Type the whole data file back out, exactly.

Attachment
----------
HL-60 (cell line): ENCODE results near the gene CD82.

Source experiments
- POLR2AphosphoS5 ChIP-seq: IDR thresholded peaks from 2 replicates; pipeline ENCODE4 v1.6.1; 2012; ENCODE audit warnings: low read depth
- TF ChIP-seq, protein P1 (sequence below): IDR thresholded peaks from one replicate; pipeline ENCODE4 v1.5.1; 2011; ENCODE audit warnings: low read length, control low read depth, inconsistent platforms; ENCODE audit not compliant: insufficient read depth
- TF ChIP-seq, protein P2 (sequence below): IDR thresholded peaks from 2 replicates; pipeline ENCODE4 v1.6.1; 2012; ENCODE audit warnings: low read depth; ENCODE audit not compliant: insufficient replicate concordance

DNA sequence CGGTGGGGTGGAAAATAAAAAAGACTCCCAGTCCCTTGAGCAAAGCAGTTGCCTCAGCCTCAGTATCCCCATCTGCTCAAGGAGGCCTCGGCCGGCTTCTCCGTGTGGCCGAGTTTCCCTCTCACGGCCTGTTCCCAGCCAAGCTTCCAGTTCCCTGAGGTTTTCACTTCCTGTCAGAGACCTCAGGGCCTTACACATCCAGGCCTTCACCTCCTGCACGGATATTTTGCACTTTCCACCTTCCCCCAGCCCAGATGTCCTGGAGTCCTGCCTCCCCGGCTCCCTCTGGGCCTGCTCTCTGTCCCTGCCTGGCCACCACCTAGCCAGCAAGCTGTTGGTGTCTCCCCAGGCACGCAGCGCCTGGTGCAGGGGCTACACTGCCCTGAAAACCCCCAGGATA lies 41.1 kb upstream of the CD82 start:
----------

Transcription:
HL-60 (cell line): ENCODE results near the gene CD82.

Source experiments
- POLR2AphosphoS5 ChIP-seq: IDR thresholded peaks from 2 replicates; pipeline ENCODE4 v1.6.1; 2012; ENCODE audit warnings: low read depth
- TF ChIP-seq, protein P1 (sequence below): IDR thresholded peaks from one replicate; pipeline ENCODE4 v1.5.1; 2011; ENCODE audit warnings: low read length, control low read depth, inconsistent platforms; ENCODE audit not compliant: insufficient read depth
- TF ChIP-seq, protein P2 (sequence below): IDR thresholded peaks from 2 replicates; pipeline ENCODE4 v1.6.1; 2012; ENCODE audit warnings: low read depth; ENCODE audit not compliant: insufficient replicate concordance

DNA sequence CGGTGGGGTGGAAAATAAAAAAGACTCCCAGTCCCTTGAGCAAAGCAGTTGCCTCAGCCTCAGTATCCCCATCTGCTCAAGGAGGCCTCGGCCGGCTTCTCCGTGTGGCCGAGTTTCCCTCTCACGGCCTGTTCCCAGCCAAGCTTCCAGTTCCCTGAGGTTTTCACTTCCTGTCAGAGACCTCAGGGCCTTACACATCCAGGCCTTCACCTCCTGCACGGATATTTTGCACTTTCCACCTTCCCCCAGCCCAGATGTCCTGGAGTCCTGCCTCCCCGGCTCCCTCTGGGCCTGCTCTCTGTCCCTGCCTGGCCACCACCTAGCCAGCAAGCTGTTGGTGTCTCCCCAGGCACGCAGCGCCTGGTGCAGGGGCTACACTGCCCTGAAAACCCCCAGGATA lies 41.1 kb upstream of the CD82 start: